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The Australian and international news stories you need to know today, Wednesday September 2.

Daniel Andrews aiming for interstate travel by Christmas.

Prime Minister Scott Morrison has once again made it clear he would like COVID-19 border restrictions eased across the country in time for people to see their families at Christmas.

During Question Time yesterday, Morrison said Victoria had "turned a corner" and that states and territories need to start planning to reopen to the rest of the country.

"By Christmas, Mr Speaker, we should aim for Australians to be able to go to work, to be able to be with their family at Christmas, and to return to visit their friends and to look forward to a positive 2021," he said.

It's a desire Morrison has expressed a few times, but yesterday was the first time Victorian Premier Daniel Andrews hinted that this could actually be a possibility for his currently locked-down state.

Andrews, like Morrison, is aiming to ease border restrictions in time for Christms. Image: Quinn Rooney/Getty

"I think we all want to aim towards a situation where, come Christmas time, come the summer in earnest, we can have that freedom of movement," Mr Andrews said.

The premier is still days away from revealing his roadmap for Victoria, but numbers continue to drop. Only 70 new infections were recorded yesterday.

NSW Premier Gladys Berejiklian warned Melbourne-Sydney travel would only be considered if cases were under control and Victoria's contact tracing was improved.

"As soon as we feel the risk is low or negligible to NSW, we're keen to re-establish our connections," she said.

Former Prime Minister Tony Abbott has made his opinion on restrictions clear in a speech to the Policy Exchange think tank in London.

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"Now that each one of us has had six months to consider this pandemic and to make our own judgments about it, surely it is time to relax the rules so that individuals can take more personal responsibility and make more of their own decisions about the risks that they are prepared to run?" he said.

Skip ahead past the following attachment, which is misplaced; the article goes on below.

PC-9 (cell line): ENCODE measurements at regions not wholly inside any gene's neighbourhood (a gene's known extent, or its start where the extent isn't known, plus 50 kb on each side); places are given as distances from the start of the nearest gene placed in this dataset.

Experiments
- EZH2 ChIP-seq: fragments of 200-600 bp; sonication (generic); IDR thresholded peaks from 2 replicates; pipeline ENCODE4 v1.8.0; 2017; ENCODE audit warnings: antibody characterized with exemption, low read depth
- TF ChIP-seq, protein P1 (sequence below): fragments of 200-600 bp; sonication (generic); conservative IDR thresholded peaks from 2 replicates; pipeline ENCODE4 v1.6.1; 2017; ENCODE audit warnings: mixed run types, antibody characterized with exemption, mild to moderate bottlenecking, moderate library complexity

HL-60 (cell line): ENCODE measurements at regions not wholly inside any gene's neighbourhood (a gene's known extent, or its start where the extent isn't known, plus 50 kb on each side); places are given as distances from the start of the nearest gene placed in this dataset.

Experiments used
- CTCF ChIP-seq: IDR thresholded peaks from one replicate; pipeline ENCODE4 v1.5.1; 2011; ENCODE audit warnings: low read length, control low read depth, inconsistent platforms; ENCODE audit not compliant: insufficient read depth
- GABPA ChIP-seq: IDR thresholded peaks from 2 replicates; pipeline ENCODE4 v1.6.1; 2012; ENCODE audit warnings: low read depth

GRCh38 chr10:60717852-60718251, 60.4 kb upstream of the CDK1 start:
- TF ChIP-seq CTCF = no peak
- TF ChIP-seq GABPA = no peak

The leader of the Nationals in the Senate has also criticised the border approach, accusing state governments of being "city centric" and failing to understand the needs of regional Australia.

Senator Bridget McKenzie approves of a plan to agree on a hotspot approach on coronavirus outbreaks, rather than hard borders.

READ: The ‘traffic light’ system and how it could reopen Australia.

Victoria's state of emergency extension granted.

A six-month extension to the Victorian government's state-of-emergency powers has passed parliament after a surprise intervention by the Greens.

Victorian Greens upper house MP Samantha Ratnam returned from maternity leave to vote for the government's amended bill early on Wednesday morning.

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"I felt it was just too important that I had to be here," she told reporters as she arrived at parliament with two-month-old Malala.

Reason Party MP Fiona Patten and Animal Justice Party MP Andy Meddick also voted in favour of the six-month extension, giving the government 20 votes in the 40-member upper house.

The bill passed just before 2am on Wednesday, with 20 votes in favour and 19 against.

Premier Daniel Andrews originally sought a 12-month extension to the state of emergency powers.

The amended bill is specific to the COVID-19 pandemic and includes additional transparency measures, Health Minister Jenny Mikakos said.

JobKeeper extended until March.

Australian workers officially have wage subsidies locked in until next year as the nation's first recession in almost 30 years is set to be confirmed.